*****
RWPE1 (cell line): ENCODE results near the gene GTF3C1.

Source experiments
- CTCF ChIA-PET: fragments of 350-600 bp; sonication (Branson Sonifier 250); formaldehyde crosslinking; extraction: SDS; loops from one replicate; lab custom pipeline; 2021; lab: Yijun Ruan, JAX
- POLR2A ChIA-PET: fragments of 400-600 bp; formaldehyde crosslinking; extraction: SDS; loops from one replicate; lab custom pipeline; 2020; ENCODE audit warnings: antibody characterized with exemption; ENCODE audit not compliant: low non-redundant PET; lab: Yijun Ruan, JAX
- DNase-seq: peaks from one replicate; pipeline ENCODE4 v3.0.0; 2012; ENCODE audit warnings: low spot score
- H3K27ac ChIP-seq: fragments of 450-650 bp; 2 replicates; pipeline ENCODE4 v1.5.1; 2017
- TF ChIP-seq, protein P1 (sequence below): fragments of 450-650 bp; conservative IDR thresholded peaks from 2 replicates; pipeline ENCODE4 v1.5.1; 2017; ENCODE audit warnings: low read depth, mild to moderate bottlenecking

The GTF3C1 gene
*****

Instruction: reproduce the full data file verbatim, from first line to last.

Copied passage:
RWPE1 (cell line): ENCODE results near the gene GTF3C1.

Source experiments
- CTCF ChIA-PET: fragments of 350-600 bp; sonication (Branson Sonifier 250); formaldehyde crosslinking; extraction: SDS; loops from one replicate; lab custom pipeline; 2021; lab: Yijun Ruan, JAX
- POLR2A ChIA-PET: fragments of 400-600 bp; formaldehyde crosslinking; extraction: SDS; loops from one replicate; lab custom pipeline; 2020; ENCODE audit warnings: antibody characterized with exemption; ENCODE audit not compliant: low non-redundant PET; lab: Yijun Ruan, JAX
- DNase-seq: peaks from one replicate; pipeline ENCODE4 v3.0.0; 2012; ENCODE audit warnings: low spot score
- H3K27ac ChIP-seq: fragments of 450-650 bp; 2 replicates; pipeline ENCODE4 v1.5.1; 2017
- TF ChIP-seq, protein P1 (sequence below): fragments of 450-650 bp; conservative IDR thresholded peaks from 2 replicates; pipeline ENCODE4 v1.5.1; 2017; ENCODE audit warnings: low read depth, mild to moderate bottlenecking

The GTF3C1 gene